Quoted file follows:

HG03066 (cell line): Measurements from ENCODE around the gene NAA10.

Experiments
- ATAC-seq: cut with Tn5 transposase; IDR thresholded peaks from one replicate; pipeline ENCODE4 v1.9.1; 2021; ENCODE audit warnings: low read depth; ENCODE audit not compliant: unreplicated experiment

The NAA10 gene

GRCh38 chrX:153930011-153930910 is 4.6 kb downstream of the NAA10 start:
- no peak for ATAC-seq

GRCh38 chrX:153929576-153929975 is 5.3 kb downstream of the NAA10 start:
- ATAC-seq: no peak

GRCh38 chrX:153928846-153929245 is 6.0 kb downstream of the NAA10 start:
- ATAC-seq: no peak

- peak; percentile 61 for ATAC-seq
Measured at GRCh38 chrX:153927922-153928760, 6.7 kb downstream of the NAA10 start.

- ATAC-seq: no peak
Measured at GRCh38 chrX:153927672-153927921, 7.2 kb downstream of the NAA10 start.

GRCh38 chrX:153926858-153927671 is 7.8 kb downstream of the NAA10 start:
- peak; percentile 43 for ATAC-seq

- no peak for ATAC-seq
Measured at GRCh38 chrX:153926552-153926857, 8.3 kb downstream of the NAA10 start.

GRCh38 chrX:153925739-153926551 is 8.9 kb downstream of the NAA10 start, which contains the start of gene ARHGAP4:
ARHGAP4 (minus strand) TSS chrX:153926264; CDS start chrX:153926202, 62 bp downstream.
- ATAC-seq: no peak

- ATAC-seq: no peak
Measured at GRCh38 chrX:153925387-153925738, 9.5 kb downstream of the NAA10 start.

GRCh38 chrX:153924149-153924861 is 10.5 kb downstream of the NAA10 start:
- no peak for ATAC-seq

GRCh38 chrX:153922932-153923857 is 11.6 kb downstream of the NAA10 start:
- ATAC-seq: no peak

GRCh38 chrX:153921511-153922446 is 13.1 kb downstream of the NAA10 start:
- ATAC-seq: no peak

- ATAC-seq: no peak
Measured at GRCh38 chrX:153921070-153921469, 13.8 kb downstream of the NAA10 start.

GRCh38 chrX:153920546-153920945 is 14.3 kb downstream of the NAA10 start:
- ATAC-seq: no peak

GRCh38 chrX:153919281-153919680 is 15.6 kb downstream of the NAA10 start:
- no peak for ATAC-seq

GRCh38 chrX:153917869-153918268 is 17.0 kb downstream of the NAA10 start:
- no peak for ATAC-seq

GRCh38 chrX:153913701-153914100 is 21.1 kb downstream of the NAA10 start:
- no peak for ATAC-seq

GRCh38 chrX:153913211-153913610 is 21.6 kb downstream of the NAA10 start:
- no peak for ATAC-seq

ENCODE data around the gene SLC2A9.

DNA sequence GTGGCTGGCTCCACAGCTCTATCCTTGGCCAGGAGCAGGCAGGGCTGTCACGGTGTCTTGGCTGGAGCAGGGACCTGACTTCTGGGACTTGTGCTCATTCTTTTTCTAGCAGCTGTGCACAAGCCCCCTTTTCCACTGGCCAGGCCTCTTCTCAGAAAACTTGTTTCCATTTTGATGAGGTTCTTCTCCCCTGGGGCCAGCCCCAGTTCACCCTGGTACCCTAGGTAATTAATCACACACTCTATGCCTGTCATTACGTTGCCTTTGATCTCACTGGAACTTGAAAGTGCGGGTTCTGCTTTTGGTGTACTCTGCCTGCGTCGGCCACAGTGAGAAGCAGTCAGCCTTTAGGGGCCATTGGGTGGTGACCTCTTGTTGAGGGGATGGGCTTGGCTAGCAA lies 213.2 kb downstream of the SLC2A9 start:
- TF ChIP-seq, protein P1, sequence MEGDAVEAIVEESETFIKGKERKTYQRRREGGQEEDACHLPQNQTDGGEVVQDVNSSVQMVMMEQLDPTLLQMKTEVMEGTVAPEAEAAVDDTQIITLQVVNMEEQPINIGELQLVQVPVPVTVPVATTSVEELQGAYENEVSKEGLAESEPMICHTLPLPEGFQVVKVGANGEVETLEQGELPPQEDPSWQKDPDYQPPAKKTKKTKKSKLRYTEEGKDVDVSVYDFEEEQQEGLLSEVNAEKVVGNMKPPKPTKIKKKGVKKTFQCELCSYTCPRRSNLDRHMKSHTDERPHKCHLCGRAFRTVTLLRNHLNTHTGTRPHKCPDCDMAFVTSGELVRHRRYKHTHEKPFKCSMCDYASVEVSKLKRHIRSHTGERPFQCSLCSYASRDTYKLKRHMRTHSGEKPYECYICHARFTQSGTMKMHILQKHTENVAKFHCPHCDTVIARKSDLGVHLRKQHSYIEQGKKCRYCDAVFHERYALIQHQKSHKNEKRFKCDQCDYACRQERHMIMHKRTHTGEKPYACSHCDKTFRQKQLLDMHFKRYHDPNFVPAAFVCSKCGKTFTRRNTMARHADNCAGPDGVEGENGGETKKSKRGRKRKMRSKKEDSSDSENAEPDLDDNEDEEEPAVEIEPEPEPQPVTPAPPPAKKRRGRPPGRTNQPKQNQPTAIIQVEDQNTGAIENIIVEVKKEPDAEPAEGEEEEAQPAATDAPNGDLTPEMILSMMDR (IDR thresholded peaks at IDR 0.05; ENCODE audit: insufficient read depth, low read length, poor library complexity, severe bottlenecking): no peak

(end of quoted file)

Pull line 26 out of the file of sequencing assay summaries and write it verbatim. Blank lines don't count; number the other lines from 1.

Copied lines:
GRCh38 chrX:153922932-153923857 is 11.6 kb downstream of the NAA10 start: